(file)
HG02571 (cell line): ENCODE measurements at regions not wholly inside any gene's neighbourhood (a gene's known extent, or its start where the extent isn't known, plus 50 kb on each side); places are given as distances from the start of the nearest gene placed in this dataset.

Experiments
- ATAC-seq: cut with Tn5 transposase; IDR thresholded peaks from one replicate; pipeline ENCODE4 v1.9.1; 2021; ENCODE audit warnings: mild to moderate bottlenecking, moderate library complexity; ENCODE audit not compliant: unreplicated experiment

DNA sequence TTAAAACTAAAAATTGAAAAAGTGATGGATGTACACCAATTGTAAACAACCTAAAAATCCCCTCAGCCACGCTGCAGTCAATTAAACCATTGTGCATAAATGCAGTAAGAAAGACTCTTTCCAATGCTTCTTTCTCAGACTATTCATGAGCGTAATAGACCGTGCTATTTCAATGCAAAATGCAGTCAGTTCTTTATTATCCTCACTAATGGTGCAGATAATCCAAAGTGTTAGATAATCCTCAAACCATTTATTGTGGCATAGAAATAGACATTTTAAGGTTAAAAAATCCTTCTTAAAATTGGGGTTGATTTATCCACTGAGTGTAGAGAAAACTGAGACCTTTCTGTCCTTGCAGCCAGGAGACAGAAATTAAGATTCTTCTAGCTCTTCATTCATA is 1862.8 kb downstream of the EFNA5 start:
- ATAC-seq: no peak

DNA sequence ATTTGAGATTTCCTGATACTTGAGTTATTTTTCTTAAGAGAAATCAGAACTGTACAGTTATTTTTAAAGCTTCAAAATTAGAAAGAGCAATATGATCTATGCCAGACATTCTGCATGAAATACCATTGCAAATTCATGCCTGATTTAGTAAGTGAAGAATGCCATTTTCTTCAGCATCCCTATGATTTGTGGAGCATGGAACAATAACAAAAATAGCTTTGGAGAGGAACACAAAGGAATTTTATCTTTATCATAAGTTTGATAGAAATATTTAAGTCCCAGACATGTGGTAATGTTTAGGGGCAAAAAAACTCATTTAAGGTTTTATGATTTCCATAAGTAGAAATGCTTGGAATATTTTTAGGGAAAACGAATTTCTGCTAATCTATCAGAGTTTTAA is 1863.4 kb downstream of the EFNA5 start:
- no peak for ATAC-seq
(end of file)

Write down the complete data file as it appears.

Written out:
HG02571 (cell line): ENCODE measurements at regions not wholly inside any gene's neighbourhood (a gene's known extent, or its start where the extent isn't known, plus 50 kb on each side); places are given as distances from the start of the nearest gene placed in this dataset.

Experiments
- ATAC-seq: cut with Tn5 transposase; IDR thresholded peaks from one replicate; pipeline ENCODE4 v1.9.1; 2021; ENCODE audit warnings: mild to moderate bottlenecking, moderate library complexity; ENCODE audit not compliant: unreplicated experiment

DNA sequence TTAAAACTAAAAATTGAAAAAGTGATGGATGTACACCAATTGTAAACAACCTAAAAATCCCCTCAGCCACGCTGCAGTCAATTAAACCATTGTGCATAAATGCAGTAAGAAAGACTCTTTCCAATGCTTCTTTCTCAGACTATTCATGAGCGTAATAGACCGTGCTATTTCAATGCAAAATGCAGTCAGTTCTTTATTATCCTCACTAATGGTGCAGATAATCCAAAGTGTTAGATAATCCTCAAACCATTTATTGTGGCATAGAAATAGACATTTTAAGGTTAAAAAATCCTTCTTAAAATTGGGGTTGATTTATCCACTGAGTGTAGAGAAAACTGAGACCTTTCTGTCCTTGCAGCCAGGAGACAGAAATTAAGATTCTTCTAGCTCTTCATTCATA is 1862.8 kb downstream of the EFNA5 start:
- ATAC-seq: no peak

DNA sequence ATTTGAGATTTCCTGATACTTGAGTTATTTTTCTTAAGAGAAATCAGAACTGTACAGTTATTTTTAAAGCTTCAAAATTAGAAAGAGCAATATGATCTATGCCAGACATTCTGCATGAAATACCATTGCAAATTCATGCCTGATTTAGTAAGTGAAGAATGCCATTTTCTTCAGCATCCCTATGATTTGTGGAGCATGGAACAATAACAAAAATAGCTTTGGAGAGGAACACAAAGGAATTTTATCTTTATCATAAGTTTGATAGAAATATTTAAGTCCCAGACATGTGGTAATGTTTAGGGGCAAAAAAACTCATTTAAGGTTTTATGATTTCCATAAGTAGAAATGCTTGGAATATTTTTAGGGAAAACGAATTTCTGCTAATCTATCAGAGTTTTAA is 1863.4 kb downstream of the EFNA5 start:
- no peak for ATAC-seq